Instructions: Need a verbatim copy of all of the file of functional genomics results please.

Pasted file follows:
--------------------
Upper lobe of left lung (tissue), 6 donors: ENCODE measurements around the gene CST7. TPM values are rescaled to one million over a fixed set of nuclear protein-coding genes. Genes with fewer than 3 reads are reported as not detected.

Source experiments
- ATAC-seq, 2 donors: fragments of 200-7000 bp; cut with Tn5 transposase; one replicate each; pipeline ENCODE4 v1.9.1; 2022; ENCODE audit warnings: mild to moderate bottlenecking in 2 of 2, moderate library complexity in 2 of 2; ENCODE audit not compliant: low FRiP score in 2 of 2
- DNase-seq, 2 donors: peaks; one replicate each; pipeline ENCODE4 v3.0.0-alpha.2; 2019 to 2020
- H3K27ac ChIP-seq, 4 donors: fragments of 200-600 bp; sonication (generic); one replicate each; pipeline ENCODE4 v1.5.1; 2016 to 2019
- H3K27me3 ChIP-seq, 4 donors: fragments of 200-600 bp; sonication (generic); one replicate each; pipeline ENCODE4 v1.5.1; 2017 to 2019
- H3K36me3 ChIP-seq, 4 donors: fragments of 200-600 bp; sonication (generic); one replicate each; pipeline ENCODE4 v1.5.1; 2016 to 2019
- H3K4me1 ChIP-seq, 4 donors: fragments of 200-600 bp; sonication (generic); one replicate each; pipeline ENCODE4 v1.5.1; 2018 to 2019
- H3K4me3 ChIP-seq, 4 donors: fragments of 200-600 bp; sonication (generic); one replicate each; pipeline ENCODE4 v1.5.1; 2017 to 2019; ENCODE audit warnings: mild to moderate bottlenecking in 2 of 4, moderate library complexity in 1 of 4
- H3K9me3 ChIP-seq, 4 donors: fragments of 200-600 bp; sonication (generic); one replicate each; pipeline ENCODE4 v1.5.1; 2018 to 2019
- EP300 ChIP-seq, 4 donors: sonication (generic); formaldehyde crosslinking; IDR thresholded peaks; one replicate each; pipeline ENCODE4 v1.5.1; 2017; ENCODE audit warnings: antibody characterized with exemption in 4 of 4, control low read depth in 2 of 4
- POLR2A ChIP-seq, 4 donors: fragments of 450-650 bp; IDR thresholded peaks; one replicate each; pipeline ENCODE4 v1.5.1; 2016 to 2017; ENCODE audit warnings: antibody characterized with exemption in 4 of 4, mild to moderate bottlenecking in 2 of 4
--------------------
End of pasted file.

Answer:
Upper lobe of left lung (tissue), 6 donors: ENCODE measurements around the gene CST7. TPM values are rescaled to one million over a fixed set of nuclear protein-coding genes. Genes with fewer than 3 reads are reported as not detected.

Source experiments
- ATAC-seq, 2 donors: fragments of 200-7000 bp; cut with Tn5 transposase; one replicate each; pipeline ENCODE4 v1.9.1; 2022; ENCODE audit warnings: mild to moderate bottlenecking in 2 of 2, moderate library complexity in 2 of 2; ENCODE audit not compliant: low FRiP score in 2 of 2
- DNase-seq, 2 donors: peaks; one replicate each; pipeline ENCODE4 v3.0.0-alpha.2; 2019 to 2020
- H3K27ac ChIP-seq, 4 donors: fragments of 200-600 bp; sonication (generic); one replicate each; pipeline ENCODE4 v1.5.1; 2016 to 2019
- H3K27me3 ChIP-seq, 4 donors: fragments of 200-600 bp; sonication (generic); one replicate each; pipeline ENCODE4 v1.5.1; 2017 to 2019
- H3K36me3 ChIP-seq, 4 donors: fragments of 200-600 bp; sonication (generic); one replicate each; pipeline ENCODE4 v1.5.1; 2016 to 2019
- H3K4me1 ChIP-seq, 4 donors: fragments of 200-600 bp; sonication (generic); one replicate each; pipeline ENCODE4 v1.5.1; 2018 to 2019
- H3K4me3 ChIP-seq, 4 donors: fragments of 200-600 bp; sonication (generic); one replicate each; pipeline ENCODE4 v1.5.1; 2017 to 2019; ENCODE audit warnings: mild to moderate bottlenecking in 2 of 4, moderate library complexity in 1 of 4
- H3K9me3 ChIP-seq, 4 donors: fragments of 200-600 bp; sonication (generic); one replicate each; pipeline ENCODE4 v1.5.1; 2018 to 2019
- EP300 ChIP-seq, 4 donors: sonication (generic); formaldehyde crosslinking; IDR thresholded peaks; one replicate each; pipeline ENCODE4 v1.5.1; 2017; ENCODE audit warnings: antibody characterized with exemption in 4 of 4, control low read depth in 2 of 4
- POLR2A ChIP-seq, 4 donors: fragments of 450-650 bp; IDR thresholded peaks; one replicate each; pipeline ENCODE4 v1.5.1; 2016 to 2017; ENCODE audit warnings: antibody characterized with exemption in 4 of 4, mild to moderate bottlenecking in 2 of 4